P.S. I'm going to be moving Blossoming Joy to a new home soon. Make sure to sign up at the very top of this blog to make sure we don't lose each other in the process!
We have a lot of hair in this house. And between four females, we have many pretty hair things. And we do have our favorites. I'm going to show you one of our faves today and then give you the chance to win some beautiful hair jewelry of your own.
I first heard about Lilla Rose hair accessories through Mandi Richards, who is an independent Lilla Rose consultant, and who is sponsoring this giveaway. Since then, we have purchased our fair share of pretties. Our hands down favorite is the Lilla Rose hair band.
Jewelry for your hair that actually stays put... even in straight silky hair. Pretty. And comfortable and adjustable for every size head in your family. To prove it to you, I took 142 pictures of one-year old Peaces wearing my adjustable headband (never fear, I'm only sharing 6). And one of me.
Such a little princess. I used to turn up my nose at people calling their daughters princess too often... seemed like a good way to spoil a kid. Until I had my own daughters and then... PRINCESSES! All of them.
The headband she's wearing features silver rose beads alternating with clear crystal beads. My camera doesn't quite capture the pretty sparkle seen by the eye. And anyway, how can anything compete with those baby blues?
And here is a pic of me from last Winter wearing the exact same headband as Peaches. I have a much larger head than she but it adjusts quickly for pretty much any size. I do have the straightest, most slippery hair and all things will slide after a while. But between the soft adjustable strap and the pretty beads, I find that I rarely have to adjust these bands.
We also own other Lilla Rose products including several Flexi-clips which are incredibly pretty and functional (see the gorgeous blue cameo flexi below). They work much better than traditional clips in our straight hair. Even the little silky headed girls have tiny flexi clips for half up- half downs and for holding braids in place. I have even stuck them in the middle of their french braids just to add a little bling.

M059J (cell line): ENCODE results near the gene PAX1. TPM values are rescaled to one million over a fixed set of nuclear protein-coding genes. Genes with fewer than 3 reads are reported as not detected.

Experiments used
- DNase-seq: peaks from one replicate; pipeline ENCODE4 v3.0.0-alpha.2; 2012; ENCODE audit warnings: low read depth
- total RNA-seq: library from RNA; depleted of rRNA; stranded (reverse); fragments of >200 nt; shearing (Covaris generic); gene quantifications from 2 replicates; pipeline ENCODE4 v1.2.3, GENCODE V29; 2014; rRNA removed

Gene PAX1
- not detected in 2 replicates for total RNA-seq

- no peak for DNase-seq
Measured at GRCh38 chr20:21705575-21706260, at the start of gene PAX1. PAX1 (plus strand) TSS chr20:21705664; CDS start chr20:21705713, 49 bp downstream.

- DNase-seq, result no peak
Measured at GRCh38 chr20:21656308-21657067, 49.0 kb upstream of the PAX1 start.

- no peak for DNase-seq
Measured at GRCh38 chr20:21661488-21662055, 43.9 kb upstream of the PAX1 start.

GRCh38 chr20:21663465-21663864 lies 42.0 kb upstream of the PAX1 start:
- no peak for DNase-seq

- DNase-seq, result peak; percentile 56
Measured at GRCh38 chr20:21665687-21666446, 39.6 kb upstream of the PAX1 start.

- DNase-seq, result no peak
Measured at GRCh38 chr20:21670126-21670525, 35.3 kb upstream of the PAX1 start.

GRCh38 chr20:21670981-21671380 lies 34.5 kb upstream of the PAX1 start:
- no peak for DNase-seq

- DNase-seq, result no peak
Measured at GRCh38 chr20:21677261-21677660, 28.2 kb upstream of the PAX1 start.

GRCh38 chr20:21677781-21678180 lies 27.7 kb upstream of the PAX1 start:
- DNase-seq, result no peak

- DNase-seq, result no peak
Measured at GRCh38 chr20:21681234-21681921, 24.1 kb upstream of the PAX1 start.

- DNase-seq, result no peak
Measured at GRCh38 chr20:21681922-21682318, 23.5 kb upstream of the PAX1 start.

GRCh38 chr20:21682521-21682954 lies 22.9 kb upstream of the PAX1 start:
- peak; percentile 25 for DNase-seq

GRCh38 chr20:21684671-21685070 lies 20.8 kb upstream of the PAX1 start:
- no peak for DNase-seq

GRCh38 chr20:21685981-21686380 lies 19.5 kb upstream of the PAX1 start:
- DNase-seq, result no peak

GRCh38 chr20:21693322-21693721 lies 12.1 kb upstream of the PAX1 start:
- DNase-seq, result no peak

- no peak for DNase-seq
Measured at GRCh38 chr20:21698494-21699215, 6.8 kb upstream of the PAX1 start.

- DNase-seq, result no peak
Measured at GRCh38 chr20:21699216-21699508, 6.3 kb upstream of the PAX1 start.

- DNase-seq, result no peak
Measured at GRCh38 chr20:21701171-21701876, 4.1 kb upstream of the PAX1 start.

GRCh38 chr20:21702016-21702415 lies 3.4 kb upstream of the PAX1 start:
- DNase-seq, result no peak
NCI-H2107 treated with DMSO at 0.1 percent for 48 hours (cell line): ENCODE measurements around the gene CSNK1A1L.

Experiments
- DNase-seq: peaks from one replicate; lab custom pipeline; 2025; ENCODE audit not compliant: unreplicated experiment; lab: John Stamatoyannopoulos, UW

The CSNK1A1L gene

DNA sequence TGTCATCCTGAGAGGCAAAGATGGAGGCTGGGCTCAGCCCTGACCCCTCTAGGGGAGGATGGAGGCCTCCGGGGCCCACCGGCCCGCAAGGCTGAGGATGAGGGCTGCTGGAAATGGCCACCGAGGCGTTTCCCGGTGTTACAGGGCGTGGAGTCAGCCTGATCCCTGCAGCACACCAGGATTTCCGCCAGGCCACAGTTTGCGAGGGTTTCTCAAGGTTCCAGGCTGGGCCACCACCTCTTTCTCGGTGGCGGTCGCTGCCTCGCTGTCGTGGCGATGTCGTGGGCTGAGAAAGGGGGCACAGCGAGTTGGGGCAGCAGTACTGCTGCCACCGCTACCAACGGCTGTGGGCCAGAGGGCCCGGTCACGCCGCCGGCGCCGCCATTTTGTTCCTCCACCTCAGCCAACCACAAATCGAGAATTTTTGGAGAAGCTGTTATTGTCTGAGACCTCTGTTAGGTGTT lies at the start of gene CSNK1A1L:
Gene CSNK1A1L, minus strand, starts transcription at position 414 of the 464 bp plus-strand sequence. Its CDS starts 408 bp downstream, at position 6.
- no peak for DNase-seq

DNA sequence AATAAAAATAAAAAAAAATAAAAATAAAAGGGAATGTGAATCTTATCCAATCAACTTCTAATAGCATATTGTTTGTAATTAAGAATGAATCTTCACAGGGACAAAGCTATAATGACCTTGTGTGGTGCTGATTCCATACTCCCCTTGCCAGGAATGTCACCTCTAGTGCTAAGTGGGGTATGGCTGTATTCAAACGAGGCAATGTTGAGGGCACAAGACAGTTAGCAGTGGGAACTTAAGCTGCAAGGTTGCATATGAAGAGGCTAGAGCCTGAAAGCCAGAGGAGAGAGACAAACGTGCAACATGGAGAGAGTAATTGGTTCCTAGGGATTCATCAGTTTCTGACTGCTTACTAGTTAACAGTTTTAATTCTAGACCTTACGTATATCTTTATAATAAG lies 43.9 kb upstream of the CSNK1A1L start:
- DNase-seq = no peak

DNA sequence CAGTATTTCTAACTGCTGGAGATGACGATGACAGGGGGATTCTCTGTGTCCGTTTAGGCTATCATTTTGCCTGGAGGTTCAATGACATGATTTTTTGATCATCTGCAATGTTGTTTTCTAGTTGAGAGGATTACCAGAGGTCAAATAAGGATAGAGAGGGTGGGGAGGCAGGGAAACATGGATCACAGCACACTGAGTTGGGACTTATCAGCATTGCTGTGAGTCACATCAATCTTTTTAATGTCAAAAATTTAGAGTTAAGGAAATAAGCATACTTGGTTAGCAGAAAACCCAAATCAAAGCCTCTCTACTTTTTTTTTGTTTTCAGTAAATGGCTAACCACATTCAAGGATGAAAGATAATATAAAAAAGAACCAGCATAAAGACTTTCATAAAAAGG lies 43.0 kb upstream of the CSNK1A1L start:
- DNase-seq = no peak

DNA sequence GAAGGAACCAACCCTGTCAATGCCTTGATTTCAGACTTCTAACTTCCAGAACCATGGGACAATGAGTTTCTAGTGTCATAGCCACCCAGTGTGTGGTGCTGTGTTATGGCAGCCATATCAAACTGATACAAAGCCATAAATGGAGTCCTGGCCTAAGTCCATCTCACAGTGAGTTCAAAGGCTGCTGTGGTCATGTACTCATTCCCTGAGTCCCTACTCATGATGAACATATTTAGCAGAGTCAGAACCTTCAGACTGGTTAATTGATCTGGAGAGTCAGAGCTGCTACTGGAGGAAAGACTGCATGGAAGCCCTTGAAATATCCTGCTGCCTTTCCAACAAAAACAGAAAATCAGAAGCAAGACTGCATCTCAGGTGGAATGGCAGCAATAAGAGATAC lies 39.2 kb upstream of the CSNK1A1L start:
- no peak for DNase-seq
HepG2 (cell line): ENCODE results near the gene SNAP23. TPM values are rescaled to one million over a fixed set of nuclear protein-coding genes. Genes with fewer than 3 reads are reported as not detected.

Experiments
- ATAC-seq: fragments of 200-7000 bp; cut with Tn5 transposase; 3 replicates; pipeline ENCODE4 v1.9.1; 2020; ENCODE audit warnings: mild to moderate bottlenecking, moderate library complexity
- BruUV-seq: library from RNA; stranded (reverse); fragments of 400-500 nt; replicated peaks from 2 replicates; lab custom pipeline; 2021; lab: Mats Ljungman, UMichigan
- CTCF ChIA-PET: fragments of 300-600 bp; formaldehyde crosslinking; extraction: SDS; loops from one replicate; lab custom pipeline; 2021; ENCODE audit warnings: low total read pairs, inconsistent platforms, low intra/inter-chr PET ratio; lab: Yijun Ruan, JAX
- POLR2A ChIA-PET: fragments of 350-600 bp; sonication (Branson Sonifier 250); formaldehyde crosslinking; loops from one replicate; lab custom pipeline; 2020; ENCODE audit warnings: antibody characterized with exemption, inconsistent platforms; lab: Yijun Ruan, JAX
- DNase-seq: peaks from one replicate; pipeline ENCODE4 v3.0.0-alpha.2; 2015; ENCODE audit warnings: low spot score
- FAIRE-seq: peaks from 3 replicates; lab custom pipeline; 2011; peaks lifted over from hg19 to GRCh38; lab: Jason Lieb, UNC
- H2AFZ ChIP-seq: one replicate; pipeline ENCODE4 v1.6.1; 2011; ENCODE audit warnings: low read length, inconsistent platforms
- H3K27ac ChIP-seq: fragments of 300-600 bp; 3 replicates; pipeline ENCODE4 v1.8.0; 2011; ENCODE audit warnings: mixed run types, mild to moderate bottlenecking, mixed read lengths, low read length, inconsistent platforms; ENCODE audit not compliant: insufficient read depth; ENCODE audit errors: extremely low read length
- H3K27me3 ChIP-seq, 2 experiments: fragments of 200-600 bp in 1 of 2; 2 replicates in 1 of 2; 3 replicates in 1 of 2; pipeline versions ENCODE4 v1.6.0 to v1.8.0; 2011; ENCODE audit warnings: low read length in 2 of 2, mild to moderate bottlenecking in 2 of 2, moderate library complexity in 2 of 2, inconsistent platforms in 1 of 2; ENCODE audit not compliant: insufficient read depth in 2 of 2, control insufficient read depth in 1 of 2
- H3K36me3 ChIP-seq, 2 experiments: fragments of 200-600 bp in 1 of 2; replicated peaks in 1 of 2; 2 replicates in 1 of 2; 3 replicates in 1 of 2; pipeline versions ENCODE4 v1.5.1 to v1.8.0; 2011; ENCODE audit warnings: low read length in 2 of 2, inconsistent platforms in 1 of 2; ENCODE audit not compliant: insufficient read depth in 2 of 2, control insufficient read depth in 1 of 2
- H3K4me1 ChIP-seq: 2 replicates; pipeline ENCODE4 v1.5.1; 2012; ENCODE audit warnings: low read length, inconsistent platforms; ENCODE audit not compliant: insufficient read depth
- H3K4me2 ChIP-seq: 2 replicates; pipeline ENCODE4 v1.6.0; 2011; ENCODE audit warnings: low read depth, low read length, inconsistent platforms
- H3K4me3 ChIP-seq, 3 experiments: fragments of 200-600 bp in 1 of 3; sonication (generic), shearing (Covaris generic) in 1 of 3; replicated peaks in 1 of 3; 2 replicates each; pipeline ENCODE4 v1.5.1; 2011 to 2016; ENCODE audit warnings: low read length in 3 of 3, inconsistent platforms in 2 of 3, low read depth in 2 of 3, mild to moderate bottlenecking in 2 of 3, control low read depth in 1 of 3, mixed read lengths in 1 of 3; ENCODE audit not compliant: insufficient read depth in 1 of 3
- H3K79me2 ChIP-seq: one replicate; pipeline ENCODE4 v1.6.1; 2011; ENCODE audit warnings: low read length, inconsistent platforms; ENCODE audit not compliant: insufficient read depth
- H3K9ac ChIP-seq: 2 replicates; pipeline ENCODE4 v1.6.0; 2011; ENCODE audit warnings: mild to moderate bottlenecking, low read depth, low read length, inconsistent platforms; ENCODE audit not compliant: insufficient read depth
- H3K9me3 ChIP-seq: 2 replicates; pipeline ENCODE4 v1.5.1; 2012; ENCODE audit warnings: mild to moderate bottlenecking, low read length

To see all of the beautiful items available, visit Mandi's page at Lilla Rose. You can also view videos for flexi-clip instructions and sizing here. And follow Mandi on Instagram for more lovely ideas.
The girl said my post seemed dishonest. Our house doesn't really look like that. That picture you posted doesn't look like our house. It looks like the pretty houses that other people have.
I looked and saw what she saw. It was the angle maybe. The way the boy stood next to the banister and the window. It looked pretty. Not exactly the way we are used to thinking about our dusty, in-progress domicile over the years. But I also saw the truth behind picture differently than she did. It was not photoshopped or altered. It was definitely our home. A slice of our life. An angle of beauty.
Sweetheart... We have a lovely home. It's not always clean. It's not always carpeted or repaired or decorated. But it is a great blessing. What you see in that photo isn't a lie -- it is a snapshot of that blessing. You haven't seen it that way before. But maybe you just haven't looked.
There are number of reasons I continue blogging (a slight addiction among them). One of those reasons is that I repeatedly discover joy here as I put the microscope to our life and blessings. Even my sorrows tend to take on a rosy hue as I inspect them in light of God's great grace and mercy. Is it wrong to soften the rough edges? No. I don't think it is. In fact, it may be a big step closer to the truth.
Blogging our finest moments with our prettiest photos isn't a lie. It is focusing on sometimes obscured treasure. Like Pollyanna prisms. For example...
When my husband surveys our weedy lawn before mowing, he grimaces at the dandelions that multiply so rapidly. When my toddler sees those dandelions, she inspects closely and is fascinated at the marvelous details. She touches one of the thin bright petals and plucks it. Then she smells it. And tastes it. The second one she picks becomes a gift for me. She is delighted to share this pretty yellow treasure with someone she loves.
We miss beauty because we think like jaded adults. We fancy that we are supposed to focus on the broader picture and stand strong with our suffering love. We feel grown up when we furrow our brow and think it wise to make sure the kids know all about the trials and tribulations of life. But our narrow focus may just be keeping us from a whole world of wonder and joy.
The crosses come for everybody. But that is no reason to tone down Easter.
When I first started this blog, I had a different name for it. I changed it to Blossoming Joy when I began to see how God was drawing me into His mystery of joy through these pages. I know that my house is not in danger of being featured in a magazine anytime soon. But it is a house of blessing. And I share what I treasure. And conversely, I learn to treasure what I share.